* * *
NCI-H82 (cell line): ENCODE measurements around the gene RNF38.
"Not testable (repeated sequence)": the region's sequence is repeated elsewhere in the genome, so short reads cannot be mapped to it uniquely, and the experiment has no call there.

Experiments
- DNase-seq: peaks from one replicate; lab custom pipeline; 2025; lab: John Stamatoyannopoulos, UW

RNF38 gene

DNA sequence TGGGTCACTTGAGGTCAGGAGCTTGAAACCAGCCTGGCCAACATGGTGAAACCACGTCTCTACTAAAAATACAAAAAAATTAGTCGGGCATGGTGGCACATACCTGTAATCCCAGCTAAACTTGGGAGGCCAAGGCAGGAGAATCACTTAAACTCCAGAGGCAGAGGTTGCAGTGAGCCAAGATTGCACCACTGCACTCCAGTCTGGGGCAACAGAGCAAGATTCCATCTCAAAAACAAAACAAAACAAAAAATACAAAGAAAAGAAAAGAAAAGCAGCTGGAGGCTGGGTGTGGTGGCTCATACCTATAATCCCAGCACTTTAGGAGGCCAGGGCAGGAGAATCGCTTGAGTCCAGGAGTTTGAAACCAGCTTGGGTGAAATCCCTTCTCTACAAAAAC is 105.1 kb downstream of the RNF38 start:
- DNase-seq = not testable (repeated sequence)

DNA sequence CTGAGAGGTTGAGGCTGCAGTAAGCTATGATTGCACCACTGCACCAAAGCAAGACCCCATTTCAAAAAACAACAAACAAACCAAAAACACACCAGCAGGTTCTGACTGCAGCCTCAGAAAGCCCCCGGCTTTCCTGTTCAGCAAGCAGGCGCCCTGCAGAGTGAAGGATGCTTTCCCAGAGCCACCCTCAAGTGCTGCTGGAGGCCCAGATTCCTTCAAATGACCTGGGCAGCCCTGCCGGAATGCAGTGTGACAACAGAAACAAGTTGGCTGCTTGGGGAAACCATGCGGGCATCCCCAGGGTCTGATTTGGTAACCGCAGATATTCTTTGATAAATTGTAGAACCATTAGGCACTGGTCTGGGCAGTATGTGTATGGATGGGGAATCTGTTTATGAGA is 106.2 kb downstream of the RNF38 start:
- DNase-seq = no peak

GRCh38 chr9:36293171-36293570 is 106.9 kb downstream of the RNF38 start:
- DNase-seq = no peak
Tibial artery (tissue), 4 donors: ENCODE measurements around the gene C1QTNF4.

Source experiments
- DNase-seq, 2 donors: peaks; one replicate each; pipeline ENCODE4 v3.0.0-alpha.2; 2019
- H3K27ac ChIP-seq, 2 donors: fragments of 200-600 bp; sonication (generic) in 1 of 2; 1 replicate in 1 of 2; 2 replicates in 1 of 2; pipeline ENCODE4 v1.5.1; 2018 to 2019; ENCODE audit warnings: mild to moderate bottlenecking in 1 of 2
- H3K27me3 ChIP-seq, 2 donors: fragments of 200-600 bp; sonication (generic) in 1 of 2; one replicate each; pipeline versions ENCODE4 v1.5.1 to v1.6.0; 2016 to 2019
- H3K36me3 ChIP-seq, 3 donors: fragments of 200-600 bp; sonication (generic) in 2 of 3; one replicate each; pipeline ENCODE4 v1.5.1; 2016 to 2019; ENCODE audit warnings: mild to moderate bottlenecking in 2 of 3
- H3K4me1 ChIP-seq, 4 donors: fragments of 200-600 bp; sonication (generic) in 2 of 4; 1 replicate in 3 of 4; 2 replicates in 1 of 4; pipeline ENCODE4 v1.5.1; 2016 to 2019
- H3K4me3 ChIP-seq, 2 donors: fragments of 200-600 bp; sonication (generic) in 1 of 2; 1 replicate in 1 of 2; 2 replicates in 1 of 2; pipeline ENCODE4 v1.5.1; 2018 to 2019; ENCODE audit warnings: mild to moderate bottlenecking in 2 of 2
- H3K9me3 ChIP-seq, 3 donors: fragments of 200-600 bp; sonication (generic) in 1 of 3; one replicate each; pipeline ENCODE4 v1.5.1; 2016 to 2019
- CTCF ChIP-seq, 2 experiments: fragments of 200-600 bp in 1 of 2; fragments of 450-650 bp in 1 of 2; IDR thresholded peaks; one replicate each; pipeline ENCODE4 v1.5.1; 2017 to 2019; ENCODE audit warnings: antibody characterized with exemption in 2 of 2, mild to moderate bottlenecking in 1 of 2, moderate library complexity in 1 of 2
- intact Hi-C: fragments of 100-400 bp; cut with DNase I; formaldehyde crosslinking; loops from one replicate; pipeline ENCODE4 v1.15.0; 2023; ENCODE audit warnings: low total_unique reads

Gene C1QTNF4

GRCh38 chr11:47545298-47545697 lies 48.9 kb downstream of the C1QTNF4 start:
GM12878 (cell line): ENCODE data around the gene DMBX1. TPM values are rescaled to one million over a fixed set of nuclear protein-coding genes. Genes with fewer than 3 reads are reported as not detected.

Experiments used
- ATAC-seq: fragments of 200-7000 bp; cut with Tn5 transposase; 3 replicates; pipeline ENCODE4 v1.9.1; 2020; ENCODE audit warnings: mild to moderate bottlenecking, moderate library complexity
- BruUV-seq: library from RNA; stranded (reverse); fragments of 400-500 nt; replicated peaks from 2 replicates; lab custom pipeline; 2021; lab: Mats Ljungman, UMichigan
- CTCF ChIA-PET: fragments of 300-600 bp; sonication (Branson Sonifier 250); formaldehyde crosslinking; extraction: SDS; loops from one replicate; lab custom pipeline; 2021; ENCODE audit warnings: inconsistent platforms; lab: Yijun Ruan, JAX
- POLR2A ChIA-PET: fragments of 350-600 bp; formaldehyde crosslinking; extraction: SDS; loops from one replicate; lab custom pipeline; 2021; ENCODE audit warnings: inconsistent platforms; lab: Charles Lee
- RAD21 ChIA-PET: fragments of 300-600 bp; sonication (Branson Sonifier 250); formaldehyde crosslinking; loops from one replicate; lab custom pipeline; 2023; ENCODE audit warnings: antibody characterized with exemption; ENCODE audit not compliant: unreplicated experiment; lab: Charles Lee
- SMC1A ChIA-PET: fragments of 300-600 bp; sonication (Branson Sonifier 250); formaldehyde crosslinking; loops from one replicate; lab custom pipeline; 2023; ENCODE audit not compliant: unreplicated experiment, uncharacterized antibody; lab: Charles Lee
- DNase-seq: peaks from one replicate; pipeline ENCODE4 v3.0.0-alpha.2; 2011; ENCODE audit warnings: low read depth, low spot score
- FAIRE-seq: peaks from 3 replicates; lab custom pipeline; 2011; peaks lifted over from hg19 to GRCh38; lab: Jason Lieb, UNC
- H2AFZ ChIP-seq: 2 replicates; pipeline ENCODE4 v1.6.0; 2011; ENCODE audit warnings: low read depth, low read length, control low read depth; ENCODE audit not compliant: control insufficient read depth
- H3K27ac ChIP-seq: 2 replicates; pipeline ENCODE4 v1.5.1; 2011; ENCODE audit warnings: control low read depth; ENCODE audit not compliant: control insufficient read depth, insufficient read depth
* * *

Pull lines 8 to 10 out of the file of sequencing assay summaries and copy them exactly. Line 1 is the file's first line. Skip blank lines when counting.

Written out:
DNA sequence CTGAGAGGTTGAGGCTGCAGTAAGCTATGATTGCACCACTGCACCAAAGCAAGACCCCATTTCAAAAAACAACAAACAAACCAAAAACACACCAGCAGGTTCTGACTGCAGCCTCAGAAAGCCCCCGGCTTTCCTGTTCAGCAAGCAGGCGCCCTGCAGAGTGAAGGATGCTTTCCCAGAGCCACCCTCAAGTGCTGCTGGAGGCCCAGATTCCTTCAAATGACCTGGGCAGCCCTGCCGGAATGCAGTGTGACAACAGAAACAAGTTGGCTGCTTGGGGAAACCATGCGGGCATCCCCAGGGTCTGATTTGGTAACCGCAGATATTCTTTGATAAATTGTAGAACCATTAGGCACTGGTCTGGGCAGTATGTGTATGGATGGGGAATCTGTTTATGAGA is 106.2 kb downstream of the RNF38 start:
- DNase-seq = no peak

GRCh38 chr9:36293171-36293570 is 106.9 kb downstream of the RNF38 start: